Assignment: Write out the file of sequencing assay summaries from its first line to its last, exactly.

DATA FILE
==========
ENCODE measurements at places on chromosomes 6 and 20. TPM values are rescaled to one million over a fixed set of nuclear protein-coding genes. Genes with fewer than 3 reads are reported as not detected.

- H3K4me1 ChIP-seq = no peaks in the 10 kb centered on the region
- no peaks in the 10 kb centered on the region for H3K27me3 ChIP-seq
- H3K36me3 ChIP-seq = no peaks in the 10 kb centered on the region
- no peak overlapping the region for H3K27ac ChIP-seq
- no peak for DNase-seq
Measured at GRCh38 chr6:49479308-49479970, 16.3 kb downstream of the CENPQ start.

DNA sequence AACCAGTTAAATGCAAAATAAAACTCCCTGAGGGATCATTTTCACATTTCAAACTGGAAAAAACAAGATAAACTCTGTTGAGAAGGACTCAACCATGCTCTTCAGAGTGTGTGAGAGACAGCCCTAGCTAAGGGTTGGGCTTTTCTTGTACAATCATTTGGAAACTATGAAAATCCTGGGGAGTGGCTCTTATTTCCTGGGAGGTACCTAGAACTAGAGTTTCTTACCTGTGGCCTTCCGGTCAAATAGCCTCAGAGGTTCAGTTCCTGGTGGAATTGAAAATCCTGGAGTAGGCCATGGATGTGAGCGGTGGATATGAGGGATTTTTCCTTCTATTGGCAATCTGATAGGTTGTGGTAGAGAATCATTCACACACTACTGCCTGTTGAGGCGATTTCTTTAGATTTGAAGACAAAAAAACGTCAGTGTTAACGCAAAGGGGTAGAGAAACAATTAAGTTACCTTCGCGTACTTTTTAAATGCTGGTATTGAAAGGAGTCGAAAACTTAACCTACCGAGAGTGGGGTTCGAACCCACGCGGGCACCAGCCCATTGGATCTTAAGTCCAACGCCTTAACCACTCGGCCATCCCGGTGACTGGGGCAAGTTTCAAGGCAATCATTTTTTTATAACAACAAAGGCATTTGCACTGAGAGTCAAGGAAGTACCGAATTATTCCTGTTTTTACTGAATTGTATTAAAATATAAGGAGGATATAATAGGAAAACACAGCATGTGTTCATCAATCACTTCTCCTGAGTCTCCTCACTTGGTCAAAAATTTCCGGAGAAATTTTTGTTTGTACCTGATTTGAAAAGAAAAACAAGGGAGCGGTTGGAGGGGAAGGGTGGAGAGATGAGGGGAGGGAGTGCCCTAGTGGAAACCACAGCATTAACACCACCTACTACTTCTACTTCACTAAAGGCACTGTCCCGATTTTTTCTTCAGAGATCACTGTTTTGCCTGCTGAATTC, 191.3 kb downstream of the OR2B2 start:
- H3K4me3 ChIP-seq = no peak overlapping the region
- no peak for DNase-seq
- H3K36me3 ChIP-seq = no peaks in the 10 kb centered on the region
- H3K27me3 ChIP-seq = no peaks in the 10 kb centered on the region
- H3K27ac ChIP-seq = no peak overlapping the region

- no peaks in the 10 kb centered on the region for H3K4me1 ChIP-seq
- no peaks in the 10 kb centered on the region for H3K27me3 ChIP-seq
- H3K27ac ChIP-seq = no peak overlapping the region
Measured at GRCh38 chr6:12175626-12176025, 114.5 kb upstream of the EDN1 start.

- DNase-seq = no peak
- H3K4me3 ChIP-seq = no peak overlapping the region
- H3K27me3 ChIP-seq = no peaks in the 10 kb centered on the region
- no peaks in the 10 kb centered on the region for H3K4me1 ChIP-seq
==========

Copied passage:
ENCODE measurements at places on chromosomes 6 and 20. TPM values are rescaled to one million over a fixed set of nuclear protein-coding genes. Genes with fewer than 3 reads are reported as not detected.

- H3K4me1 ChIP-seq = no peaks in the 10 kb centered on the region
- no peaks in the 10 kb centered on the region for H3K27me3 ChIP-seq
- H3K36me3 ChIP-seq = no peaks in the 10 kb centered on the region
- no peak overlapping the region for H3K27ac ChIP-seq
- no peak for DNase-seq
Measured at GRCh38 chr6:49479308-49479970, 16.3 kb downstream of the CENPQ start.

DNA sequence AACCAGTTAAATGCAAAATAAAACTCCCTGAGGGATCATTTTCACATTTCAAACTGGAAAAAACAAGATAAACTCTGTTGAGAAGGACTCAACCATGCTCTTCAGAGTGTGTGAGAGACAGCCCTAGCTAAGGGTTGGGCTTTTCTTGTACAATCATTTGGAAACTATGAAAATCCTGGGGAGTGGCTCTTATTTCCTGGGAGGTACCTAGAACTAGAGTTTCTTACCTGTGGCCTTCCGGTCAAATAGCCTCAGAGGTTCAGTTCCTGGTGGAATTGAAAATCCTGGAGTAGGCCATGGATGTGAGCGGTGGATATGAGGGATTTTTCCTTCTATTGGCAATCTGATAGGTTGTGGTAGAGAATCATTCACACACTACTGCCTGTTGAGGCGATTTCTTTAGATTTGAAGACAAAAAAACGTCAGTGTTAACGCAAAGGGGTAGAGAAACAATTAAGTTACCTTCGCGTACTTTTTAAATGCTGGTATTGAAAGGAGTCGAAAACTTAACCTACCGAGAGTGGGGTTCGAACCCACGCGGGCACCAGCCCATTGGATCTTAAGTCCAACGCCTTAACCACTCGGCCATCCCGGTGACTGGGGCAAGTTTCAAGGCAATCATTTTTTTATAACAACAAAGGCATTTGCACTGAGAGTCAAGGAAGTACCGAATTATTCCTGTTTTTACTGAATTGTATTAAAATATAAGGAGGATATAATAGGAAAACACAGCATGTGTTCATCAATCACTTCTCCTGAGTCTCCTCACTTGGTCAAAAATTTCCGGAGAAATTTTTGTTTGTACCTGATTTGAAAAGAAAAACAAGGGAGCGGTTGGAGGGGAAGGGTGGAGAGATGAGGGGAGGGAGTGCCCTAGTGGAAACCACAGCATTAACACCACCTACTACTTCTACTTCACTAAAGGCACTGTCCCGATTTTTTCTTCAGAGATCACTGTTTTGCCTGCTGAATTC, 191.3 kb downstream of the OR2B2 start:
- H3K4me3 ChIP-seq = no peak overlapping the region
- no peak for DNase-seq
- H3K36me3 ChIP-seq = no peaks in the 10 kb centered on the region
- H3K27me3 ChIP-seq = no peaks in the 10 kb centered on the region
- H3K27ac ChIP-seq = no peak overlapping the region

- no peaks in the 10 kb centered on the region for H3K4me1 ChIP-seq
- no peaks in the 10 kb centered on the region for H3K27me3 ChIP-seq
- H3K27ac ChIP-seq = no peak overlapping the region
Measured at GRCh38 chr6:12175626-12176025, 114.5 kb upstream of the EDN1 start.

- DNase-seq = no peak
- H3K4me3 ChIP-seq = no peak overlapping the region
- H3K27me3 ChIP-seq = no peaks in the 10 kb centered on the region
- no peaks in the 10 kb centered on the region for H3K4me1 ChIP-seq